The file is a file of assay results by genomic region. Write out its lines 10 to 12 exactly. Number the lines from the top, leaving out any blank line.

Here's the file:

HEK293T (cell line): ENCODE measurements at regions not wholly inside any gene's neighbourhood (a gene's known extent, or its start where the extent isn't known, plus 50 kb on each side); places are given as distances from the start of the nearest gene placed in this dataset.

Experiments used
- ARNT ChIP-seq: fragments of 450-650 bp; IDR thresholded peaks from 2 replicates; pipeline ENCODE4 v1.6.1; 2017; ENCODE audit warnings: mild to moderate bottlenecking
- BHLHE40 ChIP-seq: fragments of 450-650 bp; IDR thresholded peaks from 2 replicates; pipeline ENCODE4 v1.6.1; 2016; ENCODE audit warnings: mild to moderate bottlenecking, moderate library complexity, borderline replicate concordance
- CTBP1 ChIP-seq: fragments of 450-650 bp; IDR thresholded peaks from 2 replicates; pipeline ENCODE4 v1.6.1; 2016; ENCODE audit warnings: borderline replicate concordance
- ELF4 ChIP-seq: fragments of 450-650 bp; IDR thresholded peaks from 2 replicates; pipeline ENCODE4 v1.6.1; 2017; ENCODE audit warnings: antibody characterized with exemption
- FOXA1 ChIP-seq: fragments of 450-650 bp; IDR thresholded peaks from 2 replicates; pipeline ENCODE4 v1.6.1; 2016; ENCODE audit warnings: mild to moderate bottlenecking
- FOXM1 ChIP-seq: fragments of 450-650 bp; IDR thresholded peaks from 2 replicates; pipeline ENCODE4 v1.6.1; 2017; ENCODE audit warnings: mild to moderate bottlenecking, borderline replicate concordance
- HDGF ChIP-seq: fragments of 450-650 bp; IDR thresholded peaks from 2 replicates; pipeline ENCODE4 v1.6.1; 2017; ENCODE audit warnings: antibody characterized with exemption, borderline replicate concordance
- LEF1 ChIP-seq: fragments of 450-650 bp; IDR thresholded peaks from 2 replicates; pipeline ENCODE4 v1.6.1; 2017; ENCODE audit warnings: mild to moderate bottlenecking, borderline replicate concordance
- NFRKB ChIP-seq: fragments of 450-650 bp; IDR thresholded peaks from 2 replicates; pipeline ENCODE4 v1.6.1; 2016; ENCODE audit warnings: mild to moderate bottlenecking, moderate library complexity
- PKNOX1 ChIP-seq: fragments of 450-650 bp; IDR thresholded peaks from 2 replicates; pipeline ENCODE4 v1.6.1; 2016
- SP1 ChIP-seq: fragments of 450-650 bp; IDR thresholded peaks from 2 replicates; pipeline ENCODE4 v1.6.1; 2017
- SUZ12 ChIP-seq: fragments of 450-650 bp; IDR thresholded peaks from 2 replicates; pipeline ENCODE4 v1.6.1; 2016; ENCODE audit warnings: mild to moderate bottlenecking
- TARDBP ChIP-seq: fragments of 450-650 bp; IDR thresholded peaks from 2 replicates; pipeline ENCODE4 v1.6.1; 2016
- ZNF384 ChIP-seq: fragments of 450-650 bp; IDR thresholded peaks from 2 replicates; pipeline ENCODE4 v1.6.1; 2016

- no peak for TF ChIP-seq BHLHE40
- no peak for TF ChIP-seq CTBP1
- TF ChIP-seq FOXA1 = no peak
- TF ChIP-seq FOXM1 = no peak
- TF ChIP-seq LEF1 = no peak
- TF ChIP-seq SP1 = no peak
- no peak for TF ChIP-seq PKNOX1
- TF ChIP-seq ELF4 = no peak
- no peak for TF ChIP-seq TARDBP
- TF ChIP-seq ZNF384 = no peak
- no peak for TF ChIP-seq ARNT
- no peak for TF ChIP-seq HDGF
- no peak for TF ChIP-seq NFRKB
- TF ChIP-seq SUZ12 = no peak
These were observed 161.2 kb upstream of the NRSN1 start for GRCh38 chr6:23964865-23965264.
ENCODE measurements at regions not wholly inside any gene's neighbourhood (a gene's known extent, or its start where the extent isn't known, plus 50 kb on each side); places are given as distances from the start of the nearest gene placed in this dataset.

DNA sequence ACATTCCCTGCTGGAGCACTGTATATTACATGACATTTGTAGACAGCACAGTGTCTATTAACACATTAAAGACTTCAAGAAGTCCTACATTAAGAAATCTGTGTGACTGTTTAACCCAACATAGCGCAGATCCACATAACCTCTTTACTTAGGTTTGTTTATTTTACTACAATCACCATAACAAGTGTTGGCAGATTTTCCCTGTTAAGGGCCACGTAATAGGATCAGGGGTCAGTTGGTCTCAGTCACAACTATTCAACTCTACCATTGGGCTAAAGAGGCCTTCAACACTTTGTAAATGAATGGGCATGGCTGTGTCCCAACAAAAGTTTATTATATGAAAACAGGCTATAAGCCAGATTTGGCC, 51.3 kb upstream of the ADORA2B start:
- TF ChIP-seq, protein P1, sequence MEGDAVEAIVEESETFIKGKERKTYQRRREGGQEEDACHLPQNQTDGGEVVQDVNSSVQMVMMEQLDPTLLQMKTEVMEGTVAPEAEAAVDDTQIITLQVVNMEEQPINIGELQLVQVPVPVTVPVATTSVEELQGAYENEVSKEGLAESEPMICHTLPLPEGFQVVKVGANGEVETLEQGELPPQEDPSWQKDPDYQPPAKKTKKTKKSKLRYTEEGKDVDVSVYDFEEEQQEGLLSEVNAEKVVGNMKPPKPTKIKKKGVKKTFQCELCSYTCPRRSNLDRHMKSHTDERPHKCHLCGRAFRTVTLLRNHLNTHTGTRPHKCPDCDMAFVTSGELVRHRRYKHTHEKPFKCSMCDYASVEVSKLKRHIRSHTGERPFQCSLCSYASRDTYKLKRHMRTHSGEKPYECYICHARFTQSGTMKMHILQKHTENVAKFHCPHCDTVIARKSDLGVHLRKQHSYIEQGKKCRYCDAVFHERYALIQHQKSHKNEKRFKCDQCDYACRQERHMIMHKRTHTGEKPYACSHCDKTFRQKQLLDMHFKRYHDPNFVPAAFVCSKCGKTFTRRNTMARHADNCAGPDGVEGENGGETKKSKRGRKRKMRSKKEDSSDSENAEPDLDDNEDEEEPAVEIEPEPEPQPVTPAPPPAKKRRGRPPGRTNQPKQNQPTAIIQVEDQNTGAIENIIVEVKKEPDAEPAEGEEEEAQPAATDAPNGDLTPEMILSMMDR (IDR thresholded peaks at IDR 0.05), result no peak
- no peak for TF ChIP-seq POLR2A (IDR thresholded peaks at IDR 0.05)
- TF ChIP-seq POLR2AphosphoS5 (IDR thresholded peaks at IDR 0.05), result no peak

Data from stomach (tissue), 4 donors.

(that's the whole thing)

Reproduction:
- LEF1 ChIP-seq: fragments of 450-650 bp; IDR thresholded peaks from 2 replicates; pipeline ENCODE4 v1.6.1; 2017; ENCODE audit warnings: mild to moderate bottlenecking, borderline replicate concordance
- NFRKB ChIP-seq: fragments of 450-650 bp; IDR thresholded peaks from 2 replicates; pipeline ENCODE4 v1.6.1; 2016; ENCODE audit warnings: mild to moderate bottlenecking, moderate library complexity
- PKNOX1 ChIP-seq: fragments of 450-650 bp; IDR thresholded peaks from 2 replicates; pipeline ENCODE4 v1.6.1; 2016